Could Suspension and Debarment Happen to You?
Along with the cancellation of a contract, Suspension and Debarment are the primary ways GSA punishes vendors who fail to comply with their contract terms. But understanding what exactly Suspension and Debarment are and how to avoid them can be complicated.
What are Suspension and Debarment?
Being suspended or debarred means government-wide exclusion from all federal contracts for the targeted company or individual, but there are differences between the two.
Suspension is immediate and temporary; it’s used when an investigation or court proceedings are in progress, and generally lasts up to a year but can go beyond in the case of long court proceedings. If a suspended individual or company is determined to have willfully and maliciously defrauded the government by breaking the terms of their GSA contract, they will be debarred.
Debarment is for a specified period of time, typically 3 years, but could be longer or shorter depending on the circumstances. The period is determined by the Suspension and Debarment Officer (SDO) assigned to the case. In some cases, people or companies have been Debarred for up to 99 years. Under the terms of Debarment, Vendors cannot acquire new contracts or orders, but must fulfill current orders. Debarred vendors cannot be a subcontractor for over $35,000 on any GSA contract. Naturally, a debarred individual cannot be an authorized negotiator or point of contact on any GSA contract.
What are the causes for Suspension or Debarment?
According to the Suspension and Debarment Division’s website, a Vendor or individual can be suspended or debarred for many reasons, all of which are also grounds for the cancellation of a contract:
- Commission of fraud, embezzlement, theft, forgery, bribery, falsification or destruction of records, making false statements, tax evasion, violating Federal criminal laws, receiving stolen property, an unfair trade practice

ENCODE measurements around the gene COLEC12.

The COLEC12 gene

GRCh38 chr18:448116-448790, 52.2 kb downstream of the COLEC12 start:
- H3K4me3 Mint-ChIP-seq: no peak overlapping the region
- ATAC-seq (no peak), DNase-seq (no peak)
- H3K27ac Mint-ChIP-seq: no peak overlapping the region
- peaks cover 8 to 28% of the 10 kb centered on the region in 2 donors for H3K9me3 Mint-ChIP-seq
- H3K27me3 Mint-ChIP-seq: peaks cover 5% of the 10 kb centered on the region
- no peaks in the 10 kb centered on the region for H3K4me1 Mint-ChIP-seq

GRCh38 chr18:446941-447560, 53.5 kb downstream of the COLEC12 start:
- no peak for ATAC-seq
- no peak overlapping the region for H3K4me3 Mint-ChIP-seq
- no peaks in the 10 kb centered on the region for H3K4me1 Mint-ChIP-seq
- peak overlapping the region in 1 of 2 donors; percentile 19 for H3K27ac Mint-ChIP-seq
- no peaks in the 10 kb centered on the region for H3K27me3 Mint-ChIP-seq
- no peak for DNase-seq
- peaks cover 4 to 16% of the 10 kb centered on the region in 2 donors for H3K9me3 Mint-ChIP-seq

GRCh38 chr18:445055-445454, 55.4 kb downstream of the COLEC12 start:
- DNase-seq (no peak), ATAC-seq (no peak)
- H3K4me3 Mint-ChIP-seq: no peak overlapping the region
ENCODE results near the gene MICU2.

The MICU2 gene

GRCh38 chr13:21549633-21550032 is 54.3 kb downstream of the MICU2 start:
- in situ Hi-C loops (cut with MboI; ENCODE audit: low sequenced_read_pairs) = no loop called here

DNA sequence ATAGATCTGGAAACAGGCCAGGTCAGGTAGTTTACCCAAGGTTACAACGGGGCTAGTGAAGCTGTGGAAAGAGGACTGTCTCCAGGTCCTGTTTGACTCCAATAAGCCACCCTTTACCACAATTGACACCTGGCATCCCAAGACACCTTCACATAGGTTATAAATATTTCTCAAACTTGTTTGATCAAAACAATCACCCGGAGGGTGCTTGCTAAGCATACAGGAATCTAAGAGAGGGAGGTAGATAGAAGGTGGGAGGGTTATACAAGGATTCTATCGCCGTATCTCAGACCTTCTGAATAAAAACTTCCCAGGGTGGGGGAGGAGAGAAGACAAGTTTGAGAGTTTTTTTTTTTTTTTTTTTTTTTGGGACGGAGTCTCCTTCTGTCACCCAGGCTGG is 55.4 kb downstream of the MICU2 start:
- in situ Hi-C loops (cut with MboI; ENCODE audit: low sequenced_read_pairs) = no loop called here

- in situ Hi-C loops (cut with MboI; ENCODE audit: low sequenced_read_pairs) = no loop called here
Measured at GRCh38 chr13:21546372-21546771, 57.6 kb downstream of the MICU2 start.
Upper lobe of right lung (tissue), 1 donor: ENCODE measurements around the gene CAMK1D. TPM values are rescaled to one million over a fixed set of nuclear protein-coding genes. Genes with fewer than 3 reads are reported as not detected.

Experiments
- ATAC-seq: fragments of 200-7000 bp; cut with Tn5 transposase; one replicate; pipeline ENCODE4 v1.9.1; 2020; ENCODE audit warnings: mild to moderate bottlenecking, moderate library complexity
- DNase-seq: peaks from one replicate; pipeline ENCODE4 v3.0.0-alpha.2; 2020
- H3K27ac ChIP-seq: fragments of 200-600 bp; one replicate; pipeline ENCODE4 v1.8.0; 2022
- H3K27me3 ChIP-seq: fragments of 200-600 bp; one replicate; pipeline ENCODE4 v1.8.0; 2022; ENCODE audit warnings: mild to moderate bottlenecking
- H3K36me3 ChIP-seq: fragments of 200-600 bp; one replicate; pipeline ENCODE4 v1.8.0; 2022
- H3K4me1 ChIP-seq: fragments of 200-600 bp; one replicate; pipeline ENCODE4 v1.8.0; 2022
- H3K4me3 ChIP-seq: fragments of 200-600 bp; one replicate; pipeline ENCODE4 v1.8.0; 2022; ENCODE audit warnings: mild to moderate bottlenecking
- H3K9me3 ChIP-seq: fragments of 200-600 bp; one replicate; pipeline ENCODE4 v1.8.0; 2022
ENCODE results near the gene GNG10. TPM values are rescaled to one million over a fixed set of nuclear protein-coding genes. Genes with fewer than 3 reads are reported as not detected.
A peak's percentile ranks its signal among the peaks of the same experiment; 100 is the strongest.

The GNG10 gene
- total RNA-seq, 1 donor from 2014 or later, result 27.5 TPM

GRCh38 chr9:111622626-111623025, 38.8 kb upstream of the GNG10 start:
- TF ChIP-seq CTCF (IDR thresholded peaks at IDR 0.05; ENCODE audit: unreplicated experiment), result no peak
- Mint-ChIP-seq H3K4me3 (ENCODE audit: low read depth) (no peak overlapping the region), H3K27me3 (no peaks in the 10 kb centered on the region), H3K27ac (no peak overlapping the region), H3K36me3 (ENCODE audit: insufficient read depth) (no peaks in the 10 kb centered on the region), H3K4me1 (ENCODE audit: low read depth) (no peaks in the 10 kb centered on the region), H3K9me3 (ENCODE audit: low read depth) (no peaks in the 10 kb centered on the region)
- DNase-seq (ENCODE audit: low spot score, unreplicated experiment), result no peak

- Violation of antitrust statutes
- Willful, or a history of, failure to perform (Remember, if you have an MAS Schedule contract, you are obligated to provide every good and service promised under that contract.)
- Violation of the Drug-Free Workplace Act
- Delinquent Federal taxes (more than $3,000)
- Knowing failure to disclose violation of criminal law
- Any other cause that affects present responsibility (This is GSA’s “anything you do that we haven’t thought of yet” clause)
How to avoid Suspension and Debarment
To avoid facing Suspension and Debarment, vendors should be sure to establish strong internal controls and follow sound hiring practices. It is vital to have a compliance program in place to make sure all GSA contract requirements are being followed. Equally important is a strong ethics program and an ethical corporate culture that comes from the top down. Of course, it’s easy to violate GSA terms and conditions sometimes without meaning to. Because of the complicated and changing nature of GSA contract terms and conditions, it’s important to remain up to date with recent mass mods and ensure that you and your employees understand the particulars of GSA contract requirements to avoid breaking the terms and conditions. As part of this you may wish to retain a GSA consultant to help you navigate the MAS schedules program and remain compliant.